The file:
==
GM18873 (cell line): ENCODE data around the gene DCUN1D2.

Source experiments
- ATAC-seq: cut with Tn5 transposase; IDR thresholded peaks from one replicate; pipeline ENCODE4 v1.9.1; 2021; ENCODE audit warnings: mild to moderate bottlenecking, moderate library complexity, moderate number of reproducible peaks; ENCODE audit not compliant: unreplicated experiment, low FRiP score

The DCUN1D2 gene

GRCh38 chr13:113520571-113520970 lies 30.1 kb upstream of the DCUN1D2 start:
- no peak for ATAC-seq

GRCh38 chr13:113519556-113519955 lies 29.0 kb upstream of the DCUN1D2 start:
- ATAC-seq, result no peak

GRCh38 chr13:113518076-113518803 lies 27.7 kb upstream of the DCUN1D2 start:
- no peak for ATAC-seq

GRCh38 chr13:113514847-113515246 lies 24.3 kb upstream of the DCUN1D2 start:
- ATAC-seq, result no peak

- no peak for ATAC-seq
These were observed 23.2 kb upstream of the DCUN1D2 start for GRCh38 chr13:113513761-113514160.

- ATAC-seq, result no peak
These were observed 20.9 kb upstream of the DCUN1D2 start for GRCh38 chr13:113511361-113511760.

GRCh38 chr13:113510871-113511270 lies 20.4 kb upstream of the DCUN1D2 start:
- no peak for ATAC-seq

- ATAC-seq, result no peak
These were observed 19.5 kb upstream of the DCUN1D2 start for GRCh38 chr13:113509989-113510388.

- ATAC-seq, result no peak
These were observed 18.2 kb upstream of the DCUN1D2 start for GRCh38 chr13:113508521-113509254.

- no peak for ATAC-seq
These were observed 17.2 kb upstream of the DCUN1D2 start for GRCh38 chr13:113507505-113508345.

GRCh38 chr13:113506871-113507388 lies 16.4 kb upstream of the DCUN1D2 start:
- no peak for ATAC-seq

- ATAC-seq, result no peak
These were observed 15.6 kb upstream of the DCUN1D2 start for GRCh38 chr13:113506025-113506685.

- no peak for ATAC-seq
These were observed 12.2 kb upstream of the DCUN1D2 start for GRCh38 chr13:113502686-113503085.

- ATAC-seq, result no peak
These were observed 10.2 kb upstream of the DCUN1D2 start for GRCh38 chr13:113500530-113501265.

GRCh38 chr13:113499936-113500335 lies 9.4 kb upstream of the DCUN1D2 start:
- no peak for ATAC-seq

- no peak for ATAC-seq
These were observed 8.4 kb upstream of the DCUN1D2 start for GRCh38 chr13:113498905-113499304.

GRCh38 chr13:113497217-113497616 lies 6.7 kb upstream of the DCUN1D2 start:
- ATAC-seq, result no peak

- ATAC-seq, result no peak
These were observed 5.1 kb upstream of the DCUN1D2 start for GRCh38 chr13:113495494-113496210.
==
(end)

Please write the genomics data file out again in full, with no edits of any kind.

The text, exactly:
GM18873 (cell line): ENCODE data around the gene DCUN1D2.

Source experiments
- ATAC-seq: cut with Tn5 transposase; IDR thresholded peaks from one replicate; pipeline ENCODE4 v1.9.1; 2021; ENCODE audit warnings: mild to moderate bottlenecking, moderate library complexity, moderate number of reproducible peaks; ENCODE audit not compliant: unreplicated experiment, low FRiP score

The DCUN1D2 gene

GRCh38 chr13:113520571-113520970 lies 30.1 kb upstream of the DCUN1D2 start:
- no peak for ATAC-seq

GRCh38 chr13:113519556-113519955 lies 29.0 kb upstream of the DCUN1D2 start:
- ATAC-seq, result no peak

GRCh38 chr13:113518076-113518803 lies 27.7 kb upstream of the DCUN1D2 start:
- no peak for ATAC-seq

GRCh38 chr13:113514847-113515246 lies 24.3 kb upstream of the DCUN1D2 start:
- ATAC-seq, result no peak

- no peak for ATAC-seq
These were observed 23.2 kb upstream of the DCUN1D2 start for GRCh38 chr13:113513761-113514160.

- ATAC-seq, result no peak
These were observed 20.9 kb upstream of the DCUN1D2 start for GRCh38 chr13:113511361-113511760.

GRCh38 chr13:113510871-113511270 lies 20.4 kb upstream of the DCUN1D2 start:
- no peak for ATAC-seq

- ATAC-seq, result no peak
These were observed 19.5 kb upstream of the DCUN1D2 start for GRCh38 chr13:113509989-113510388.

- ATAC-seq, result no peak
These were observed 18.2 kb upstream of the DCUN1D2 start for GRCh38 chr13:113508521-113509254.

- no peak for ATAC-seq
These were observed 17.2 kb upstream of the DCUN1D2 start for GRCh38 chr13:113507505-113508345.

GRCh38 chr13:113506871-113507388 lies 16.4 kb upstream of the DCUN1D2 start:
- no peak for ATAC-seq

- ATAC-seq, result no peak
These were observed 15.6 kb upstream of the DCUN1D2 start for GRCh38 chr13:113506025-113506685.

- no peak for ATAC-seq
These were observed 12.2 kb upstream of the DCUN1D2 start for GRCh38 chr13:113502686-113503085.

- ATAC-seq, result no peak
These were observed 10.2 kb upstream of the DCUN1D2 start for GRCh38 chr13:113500530-113501265.

GRCh38 chr13:113499936-113500335 lies 9.4 kb upstream of the DCUN1D2 start:
- no peak for ATAC-seq

- no peak for ATAC-seq
These were observed 8.4 kb upstream of the DCUN1D2 start for GRCh38 chr13:113498905-113499304.

GRCh38 chr13:113497217-113497616 lies 6.7 kb upstream of the DCUN1D2 start:
- ATAC-seq, result no peak

- ATAC-seq, result no peak
These were observed 5.1 kb upstream of the DCUN1D2 start for GRCh38 chr13:113495494-113496210.